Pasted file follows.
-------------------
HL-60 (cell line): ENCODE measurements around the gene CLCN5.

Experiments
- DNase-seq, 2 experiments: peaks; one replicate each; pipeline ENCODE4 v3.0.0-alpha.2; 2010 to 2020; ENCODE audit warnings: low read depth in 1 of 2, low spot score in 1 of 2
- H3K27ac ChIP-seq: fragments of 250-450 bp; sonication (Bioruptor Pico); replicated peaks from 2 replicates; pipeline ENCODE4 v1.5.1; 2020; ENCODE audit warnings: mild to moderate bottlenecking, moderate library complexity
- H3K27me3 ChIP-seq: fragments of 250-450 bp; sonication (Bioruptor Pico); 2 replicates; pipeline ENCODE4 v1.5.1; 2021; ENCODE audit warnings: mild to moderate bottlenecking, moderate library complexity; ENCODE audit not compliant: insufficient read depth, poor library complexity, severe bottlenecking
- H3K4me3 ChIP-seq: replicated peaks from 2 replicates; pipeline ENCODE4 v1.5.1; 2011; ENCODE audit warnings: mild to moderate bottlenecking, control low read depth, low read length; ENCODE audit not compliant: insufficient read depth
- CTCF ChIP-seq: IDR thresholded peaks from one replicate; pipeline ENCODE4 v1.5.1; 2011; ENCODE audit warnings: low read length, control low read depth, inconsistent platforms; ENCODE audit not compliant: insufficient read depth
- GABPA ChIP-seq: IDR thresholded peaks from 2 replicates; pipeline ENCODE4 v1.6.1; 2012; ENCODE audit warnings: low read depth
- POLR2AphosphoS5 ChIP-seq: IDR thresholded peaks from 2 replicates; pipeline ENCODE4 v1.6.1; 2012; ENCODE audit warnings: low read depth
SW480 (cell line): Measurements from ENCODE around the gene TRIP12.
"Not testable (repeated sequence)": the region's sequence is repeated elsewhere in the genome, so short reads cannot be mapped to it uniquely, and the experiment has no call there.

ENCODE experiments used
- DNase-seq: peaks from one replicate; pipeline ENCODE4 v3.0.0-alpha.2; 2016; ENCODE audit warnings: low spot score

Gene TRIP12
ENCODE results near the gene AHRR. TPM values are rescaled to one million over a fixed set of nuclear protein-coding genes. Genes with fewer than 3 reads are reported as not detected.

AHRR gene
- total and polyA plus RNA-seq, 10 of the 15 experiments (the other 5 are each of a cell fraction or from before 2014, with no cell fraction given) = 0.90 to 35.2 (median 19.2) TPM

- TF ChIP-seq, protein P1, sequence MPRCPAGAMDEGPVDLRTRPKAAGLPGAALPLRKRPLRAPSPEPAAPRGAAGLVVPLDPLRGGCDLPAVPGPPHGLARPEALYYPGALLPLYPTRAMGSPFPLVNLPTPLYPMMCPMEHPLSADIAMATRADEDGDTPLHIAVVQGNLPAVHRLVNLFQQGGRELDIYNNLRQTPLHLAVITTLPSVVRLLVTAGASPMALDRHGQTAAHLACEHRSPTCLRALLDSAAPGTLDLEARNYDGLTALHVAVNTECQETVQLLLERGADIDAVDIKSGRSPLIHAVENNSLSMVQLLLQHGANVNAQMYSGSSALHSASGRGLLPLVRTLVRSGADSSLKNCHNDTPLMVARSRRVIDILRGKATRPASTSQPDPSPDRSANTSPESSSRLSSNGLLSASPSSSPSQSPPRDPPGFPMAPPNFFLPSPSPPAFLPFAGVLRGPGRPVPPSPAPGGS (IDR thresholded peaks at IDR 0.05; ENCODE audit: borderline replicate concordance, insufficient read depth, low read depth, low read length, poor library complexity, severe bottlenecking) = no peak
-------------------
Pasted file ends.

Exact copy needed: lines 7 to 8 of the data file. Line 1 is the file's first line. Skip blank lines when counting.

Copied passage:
- CTCF ChIP-seq: IDR thresholded peaks from one replicate; pipeline ENCODE4 v1.5.1; 2011; ENCODE audit warnings: low read length, control low read depth, inconsistent platforms; ENCODE audit not compliant: insufficient read depth
- GABPA ChIP-seq: IDR thresholded peaks from 2 replicates; pipeline ENCODE4 v1.6.1; 2012; ENCODE audit warnings: low read depth